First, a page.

NATO powers America, Britain and France admitted this week that military force alone cannot dislodge Libyan dictator Moammar Gadhafi. French Foreign Minister Alain Juppe noted that emissaries from the Libyan leader are saying that he is “ready to go” — and that the onus is now on the Benghazi-based Transitional National Council to agree to sit down with the Gadhafi government to discuss a transition of power.
The rebels are slowly making progress both towards Tripoli via Ziltan from their stronghold in Misrata.
Finmeccanica subsidiary Alenia Aeronautica has inked a $200-million deal to supply Mexico with four C-27J Spartan transport aircraft. The first will arrive later this year. The deal comes as a surprise and a disappointment to EADS-CASA (now part of Airbus Military) which had seen Latin America as a potential customer for its own transport planes.
Capping off a rather torrid time for German foreign policy, Chancellor Angela Merkel is under pressure to cancel a deal to supply Saudi Arabia with the latest Leopard A2A7+ tanks. This on top of alleged links between German industry and Iran, and Germany’s sluggish response to the Arab Spring, culminating in it voting against the U.N. resolution for military action over Libya.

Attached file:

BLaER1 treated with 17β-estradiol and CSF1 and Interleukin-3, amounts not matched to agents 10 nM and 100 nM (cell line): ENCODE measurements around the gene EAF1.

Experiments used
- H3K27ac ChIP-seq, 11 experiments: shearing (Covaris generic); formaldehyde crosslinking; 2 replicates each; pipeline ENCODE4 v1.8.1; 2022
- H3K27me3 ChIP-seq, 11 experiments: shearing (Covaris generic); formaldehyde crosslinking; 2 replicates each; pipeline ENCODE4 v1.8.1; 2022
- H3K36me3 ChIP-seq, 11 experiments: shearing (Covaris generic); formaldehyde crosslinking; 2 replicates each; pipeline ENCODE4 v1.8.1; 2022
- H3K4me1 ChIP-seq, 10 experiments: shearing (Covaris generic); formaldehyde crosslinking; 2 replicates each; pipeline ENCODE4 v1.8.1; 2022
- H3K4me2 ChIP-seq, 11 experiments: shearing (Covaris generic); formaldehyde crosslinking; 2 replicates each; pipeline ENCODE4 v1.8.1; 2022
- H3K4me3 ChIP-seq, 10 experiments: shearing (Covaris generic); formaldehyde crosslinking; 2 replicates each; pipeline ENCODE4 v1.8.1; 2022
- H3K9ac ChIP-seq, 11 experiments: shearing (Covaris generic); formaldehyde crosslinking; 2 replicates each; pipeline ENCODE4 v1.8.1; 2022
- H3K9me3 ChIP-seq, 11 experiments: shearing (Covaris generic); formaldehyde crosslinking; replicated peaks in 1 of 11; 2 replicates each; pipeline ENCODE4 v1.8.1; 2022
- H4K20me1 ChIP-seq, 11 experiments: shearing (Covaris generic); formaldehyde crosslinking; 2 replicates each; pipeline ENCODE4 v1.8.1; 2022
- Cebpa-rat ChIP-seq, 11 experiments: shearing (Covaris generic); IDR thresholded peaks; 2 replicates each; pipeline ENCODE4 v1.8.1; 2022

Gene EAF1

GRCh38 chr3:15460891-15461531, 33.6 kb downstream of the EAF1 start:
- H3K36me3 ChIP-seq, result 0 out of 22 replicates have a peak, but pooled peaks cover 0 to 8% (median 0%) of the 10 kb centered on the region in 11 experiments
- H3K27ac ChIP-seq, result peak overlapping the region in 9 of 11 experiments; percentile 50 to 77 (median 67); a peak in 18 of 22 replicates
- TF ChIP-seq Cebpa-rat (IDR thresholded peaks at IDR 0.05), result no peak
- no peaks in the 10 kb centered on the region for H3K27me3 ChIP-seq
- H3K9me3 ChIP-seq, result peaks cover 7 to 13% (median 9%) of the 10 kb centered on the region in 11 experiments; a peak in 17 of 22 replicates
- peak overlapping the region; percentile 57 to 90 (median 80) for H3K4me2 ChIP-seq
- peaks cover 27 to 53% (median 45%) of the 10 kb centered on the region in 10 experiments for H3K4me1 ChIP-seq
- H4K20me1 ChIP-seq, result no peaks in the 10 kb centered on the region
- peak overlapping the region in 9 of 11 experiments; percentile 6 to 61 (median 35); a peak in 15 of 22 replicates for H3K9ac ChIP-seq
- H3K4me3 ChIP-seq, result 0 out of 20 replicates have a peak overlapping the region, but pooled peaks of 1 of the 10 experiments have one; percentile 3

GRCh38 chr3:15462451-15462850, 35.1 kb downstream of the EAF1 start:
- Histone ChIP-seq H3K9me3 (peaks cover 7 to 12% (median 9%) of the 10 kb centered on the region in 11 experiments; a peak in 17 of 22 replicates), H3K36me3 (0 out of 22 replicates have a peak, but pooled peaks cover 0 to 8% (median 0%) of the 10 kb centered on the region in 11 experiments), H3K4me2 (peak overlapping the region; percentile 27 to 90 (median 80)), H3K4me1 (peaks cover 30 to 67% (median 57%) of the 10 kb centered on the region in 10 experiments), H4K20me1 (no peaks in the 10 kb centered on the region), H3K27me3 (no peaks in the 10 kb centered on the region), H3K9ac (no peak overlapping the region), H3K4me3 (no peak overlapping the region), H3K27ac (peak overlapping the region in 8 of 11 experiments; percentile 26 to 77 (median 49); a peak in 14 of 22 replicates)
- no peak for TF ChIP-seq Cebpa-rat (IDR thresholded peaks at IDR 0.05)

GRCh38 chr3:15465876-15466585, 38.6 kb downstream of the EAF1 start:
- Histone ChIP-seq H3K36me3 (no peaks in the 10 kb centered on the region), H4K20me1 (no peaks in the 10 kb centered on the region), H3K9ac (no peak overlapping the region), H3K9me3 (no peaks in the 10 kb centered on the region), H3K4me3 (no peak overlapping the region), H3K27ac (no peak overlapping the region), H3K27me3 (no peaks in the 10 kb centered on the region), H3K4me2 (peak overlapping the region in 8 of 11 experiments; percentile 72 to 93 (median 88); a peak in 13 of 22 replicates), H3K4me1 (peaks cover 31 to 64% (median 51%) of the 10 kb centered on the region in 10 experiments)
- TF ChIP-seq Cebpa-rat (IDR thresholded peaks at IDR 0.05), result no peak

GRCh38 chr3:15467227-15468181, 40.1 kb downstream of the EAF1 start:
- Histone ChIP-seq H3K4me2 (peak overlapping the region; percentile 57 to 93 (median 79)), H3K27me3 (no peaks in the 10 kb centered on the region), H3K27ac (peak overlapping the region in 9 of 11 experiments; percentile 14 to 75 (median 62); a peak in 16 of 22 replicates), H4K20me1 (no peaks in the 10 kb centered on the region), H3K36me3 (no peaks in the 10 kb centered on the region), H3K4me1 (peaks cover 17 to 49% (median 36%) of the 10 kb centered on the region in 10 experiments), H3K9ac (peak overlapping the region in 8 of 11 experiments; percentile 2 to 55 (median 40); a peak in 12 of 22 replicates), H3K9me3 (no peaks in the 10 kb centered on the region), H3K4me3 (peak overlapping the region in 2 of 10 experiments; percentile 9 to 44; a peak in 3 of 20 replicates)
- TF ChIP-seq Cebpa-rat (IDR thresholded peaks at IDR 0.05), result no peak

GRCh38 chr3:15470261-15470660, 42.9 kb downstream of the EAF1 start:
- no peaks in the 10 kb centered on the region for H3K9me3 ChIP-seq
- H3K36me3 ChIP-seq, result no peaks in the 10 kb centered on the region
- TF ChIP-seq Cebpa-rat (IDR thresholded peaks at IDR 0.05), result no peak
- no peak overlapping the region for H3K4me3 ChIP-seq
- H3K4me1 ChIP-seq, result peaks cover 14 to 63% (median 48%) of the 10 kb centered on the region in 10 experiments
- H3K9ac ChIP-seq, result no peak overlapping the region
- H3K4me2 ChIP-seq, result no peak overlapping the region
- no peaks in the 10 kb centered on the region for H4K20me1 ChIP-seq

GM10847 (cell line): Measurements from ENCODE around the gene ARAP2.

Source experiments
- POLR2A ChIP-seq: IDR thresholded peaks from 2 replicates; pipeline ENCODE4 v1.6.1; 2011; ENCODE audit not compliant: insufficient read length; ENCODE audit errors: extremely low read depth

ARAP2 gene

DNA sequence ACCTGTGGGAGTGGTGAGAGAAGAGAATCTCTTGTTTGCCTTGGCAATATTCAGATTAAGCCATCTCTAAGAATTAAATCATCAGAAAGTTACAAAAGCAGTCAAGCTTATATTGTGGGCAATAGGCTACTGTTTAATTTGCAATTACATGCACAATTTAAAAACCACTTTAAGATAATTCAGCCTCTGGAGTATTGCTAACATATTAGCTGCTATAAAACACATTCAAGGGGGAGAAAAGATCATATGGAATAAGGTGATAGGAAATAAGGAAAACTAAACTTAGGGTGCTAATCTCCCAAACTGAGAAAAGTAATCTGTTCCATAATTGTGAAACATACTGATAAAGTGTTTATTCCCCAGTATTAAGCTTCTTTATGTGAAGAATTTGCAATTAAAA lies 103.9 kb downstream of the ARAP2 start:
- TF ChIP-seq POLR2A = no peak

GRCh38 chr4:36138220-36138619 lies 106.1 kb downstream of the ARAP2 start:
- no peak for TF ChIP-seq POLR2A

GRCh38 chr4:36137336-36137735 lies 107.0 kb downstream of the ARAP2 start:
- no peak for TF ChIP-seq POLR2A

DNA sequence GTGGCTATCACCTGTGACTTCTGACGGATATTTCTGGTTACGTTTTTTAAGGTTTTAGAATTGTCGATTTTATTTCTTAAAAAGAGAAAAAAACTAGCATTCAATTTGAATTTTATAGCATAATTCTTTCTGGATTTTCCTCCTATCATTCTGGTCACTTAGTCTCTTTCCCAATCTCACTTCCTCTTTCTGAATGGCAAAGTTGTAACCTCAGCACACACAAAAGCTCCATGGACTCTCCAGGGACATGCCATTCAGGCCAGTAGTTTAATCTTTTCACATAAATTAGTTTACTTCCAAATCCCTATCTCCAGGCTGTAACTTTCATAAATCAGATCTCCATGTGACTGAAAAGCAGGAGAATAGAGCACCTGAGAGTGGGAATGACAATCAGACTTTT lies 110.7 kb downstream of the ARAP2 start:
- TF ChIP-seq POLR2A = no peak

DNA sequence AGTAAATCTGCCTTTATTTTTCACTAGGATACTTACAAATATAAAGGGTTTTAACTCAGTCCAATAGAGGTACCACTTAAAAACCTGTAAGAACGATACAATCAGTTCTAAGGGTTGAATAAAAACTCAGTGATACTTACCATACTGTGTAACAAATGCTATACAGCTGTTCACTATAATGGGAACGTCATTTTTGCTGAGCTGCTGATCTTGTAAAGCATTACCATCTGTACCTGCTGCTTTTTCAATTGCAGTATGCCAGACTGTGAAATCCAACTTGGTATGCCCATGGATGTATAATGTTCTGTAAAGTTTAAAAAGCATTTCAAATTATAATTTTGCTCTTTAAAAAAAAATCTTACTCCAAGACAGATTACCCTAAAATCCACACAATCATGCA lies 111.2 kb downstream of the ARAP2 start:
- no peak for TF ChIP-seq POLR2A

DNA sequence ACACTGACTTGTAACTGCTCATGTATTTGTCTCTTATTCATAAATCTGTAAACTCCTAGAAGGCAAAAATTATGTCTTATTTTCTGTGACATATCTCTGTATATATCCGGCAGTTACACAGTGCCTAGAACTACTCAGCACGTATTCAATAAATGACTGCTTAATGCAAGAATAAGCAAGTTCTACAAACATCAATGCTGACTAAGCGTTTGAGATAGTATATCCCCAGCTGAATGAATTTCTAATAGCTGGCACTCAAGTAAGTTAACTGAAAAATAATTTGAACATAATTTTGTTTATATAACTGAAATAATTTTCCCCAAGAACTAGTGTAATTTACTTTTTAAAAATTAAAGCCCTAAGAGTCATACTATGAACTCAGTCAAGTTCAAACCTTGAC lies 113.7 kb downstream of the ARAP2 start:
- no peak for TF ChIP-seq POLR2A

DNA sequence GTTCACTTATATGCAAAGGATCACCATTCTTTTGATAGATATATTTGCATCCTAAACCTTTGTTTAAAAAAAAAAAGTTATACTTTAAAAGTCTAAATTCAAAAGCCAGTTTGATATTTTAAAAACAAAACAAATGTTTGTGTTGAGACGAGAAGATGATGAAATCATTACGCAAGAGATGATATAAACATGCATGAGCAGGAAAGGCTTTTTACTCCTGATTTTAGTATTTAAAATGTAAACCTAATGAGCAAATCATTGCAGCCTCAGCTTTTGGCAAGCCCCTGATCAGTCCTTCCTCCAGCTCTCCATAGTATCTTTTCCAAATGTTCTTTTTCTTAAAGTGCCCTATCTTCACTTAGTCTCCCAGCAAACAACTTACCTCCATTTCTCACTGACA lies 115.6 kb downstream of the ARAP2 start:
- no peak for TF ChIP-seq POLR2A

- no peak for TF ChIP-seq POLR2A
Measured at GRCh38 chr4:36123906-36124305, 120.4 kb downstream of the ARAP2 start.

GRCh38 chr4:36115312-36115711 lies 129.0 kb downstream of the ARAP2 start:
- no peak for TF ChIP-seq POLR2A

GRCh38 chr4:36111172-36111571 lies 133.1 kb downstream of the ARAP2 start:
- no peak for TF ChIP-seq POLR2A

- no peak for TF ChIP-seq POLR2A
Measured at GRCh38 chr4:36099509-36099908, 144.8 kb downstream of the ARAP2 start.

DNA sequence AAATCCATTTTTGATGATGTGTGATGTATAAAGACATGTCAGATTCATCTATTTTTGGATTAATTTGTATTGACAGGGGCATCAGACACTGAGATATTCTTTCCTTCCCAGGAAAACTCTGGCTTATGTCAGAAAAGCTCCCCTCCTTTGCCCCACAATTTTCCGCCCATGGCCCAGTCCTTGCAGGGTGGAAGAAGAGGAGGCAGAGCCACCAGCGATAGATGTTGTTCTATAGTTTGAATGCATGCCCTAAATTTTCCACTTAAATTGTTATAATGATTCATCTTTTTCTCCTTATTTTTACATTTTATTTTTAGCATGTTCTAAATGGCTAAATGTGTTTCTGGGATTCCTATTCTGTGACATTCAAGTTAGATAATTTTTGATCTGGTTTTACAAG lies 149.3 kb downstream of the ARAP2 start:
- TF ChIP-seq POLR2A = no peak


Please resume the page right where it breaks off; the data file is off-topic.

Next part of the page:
The deal involves selling around 200 Leopards worth just over 1.5 billion Euros. Despite its mainly pacifist stance, Germany is now the third largest exporter of conventional arms after America and Russia.
Scenes from a time that Ulster would rather forget: two straight nights of rioting across Northern Ireland that left 22 police officers injured and resulted in baton rounds and water cannon being deployed.
The main cause for the disturbances was “The Twelfth”: the day marking the Glorious Revolution in England and the William of Orange’s victory over King James II. The Orange Order celebrates this occasion every year by holding parades across Northern Ireland, many of which march through predominantly Catholic areas.
This year’s violence is being treated more seriously due to several factors. First, the re-emergence of gunmen firing at police lines and at the press covering the event. Secondly, the increasing expertise and power of both dissident Loyalist and Republican terrorists.